Taiwanese President Tsai Ing-wen has said the protests in Hong Kong show that the “one country, two systems” framework doesn’t work.
Tsai told reporters on Thursday that the government in Hong Kong should listen to its people and not rush to pass the controversial legislation that sparked the protests.
A former British colony, Hong Kong was returned to China under the principle of “one country, two systems,” in which Hong Kong received semi-autonomy and greater freedoms than mainland China.
Self-governed Taiwan is claimed by China, who wants the territory to reunite with it under a similar framework as Hong Kong.
In a Facebook post on Wednesday, Tsai urged people to “look at Hong Kong and think about Taiwan.”
A Hong Kong legislator has said young people there have lost faith in the police and their government following violent clashes with protesters.
Labor Party Vice Chairman Fernando Cheung Chiu-hung told The Associated Press that the relationship between citizens and the authorities “has been completely deteriorated”.
Cheung said on Thursday that “We’ve seen [the police] use extreme forces which are not proportional to the demonstration”.
He added that the widespread use of face masks by protesters and their unwillingness to be identified was understandable given the authorities’ growing tendency to file heavy charges for seemingly mild public disorder offences.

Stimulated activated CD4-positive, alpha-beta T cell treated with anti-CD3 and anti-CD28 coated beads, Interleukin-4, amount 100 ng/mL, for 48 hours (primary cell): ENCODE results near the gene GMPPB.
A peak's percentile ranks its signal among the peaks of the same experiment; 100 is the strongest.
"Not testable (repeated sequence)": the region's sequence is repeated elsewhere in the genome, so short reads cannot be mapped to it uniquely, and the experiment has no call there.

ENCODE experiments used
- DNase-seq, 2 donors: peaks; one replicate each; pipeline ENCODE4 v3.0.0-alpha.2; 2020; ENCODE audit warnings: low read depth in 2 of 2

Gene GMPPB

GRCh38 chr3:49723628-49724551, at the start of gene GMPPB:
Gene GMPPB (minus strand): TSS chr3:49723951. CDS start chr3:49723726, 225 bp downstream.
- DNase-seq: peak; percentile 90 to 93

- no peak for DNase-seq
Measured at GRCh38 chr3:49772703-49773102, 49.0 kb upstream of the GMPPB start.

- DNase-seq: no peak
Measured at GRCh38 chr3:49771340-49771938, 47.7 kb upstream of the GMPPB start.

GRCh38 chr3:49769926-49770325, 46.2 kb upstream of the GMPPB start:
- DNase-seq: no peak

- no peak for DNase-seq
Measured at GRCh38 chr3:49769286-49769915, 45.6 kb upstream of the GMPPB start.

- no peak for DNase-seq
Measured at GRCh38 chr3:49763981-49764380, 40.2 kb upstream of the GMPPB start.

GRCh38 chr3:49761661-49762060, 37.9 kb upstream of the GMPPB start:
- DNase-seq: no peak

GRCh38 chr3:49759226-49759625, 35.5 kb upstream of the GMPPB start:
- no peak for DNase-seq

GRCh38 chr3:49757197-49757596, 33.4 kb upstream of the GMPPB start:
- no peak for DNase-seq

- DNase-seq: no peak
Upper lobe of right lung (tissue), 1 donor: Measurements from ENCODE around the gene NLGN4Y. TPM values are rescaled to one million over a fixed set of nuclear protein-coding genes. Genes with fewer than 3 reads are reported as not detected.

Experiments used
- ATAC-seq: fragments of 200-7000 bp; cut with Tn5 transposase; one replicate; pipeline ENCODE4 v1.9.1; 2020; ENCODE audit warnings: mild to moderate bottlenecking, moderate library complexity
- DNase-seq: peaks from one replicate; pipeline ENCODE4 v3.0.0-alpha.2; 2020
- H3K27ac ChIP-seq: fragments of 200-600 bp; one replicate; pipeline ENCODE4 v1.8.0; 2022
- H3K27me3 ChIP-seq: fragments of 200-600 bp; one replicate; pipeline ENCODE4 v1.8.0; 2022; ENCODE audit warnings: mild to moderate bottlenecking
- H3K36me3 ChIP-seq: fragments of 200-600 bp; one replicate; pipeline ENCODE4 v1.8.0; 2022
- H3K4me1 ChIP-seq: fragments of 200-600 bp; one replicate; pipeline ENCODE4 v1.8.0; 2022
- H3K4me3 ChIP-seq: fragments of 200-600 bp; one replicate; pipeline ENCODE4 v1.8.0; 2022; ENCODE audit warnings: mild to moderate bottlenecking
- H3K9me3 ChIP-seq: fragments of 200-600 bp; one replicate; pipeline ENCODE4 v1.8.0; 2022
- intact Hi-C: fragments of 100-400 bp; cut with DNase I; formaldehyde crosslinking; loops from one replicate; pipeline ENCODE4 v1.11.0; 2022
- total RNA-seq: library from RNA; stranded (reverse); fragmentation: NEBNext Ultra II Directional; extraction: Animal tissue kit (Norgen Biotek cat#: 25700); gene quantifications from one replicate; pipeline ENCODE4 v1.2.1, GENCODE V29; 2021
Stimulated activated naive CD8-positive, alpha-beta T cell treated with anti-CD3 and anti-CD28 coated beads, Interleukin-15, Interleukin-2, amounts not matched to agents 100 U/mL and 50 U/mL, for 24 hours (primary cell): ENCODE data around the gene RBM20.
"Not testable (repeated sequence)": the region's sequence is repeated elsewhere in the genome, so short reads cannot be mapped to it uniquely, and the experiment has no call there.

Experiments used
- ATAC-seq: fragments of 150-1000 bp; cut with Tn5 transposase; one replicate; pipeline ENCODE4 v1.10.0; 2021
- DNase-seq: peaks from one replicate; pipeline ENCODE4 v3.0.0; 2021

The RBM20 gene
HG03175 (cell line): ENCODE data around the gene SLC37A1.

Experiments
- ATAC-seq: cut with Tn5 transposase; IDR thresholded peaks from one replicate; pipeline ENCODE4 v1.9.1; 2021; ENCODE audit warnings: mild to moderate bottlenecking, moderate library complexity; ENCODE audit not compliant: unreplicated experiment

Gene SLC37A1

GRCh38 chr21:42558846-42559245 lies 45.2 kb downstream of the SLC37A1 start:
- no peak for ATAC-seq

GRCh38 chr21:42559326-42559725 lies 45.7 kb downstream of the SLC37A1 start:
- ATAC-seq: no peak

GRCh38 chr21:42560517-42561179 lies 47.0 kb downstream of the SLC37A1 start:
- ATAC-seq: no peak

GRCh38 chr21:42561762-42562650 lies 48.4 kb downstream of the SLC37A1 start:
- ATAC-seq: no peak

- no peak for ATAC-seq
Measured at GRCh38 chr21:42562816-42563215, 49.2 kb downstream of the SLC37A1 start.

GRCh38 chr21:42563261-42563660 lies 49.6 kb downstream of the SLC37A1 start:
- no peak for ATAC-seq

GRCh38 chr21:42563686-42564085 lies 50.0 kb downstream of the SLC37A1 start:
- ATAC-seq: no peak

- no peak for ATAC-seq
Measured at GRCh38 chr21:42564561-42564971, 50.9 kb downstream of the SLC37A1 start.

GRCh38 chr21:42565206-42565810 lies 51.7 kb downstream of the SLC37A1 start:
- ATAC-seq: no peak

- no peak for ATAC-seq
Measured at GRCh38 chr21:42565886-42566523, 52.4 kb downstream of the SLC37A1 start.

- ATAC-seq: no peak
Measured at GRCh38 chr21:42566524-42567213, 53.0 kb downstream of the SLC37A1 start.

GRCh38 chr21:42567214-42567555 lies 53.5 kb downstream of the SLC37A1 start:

Pavel Durov, CEO of encrypted messaging app Telegram, has said it was hit by a powerful cyberattack that coincided with the protests.
In a post on Twitter on Thursday, Durov said that the attack mostly came from a Chinese IP address.
“Historically, all state actor-sized [attacks] we experienced coincided in time with protests in Hong Kong (coordinated on @telegram). This case was not an exception”.
The messaging system is frequently used to arrange protests in the hopes of evading government surveillance.
IP addresses coming mostly from China. Historically, all state actor-sized DDoS (200-400 Gb/s of junk) we experienced coincided in time with protests in Hong Kong (coordinated on @telegram). This case was not an exception.
— Pavel Durov (@durov) June 12, 2019
Hong Kong authorities have shut government offices in the city’s financial district for the rest of the week after a day of violence over an extradition bill that would allow people to be sent to mainland China for trial.
Early on Thursday just a handful of protester remained milling about as a widespread cleanup around the city’s legislature took place.
Police fired rubber bullets, tear gas and pepper spray in a series of skirmishes on Wednesday to clear demonstrators from the city’s legislature.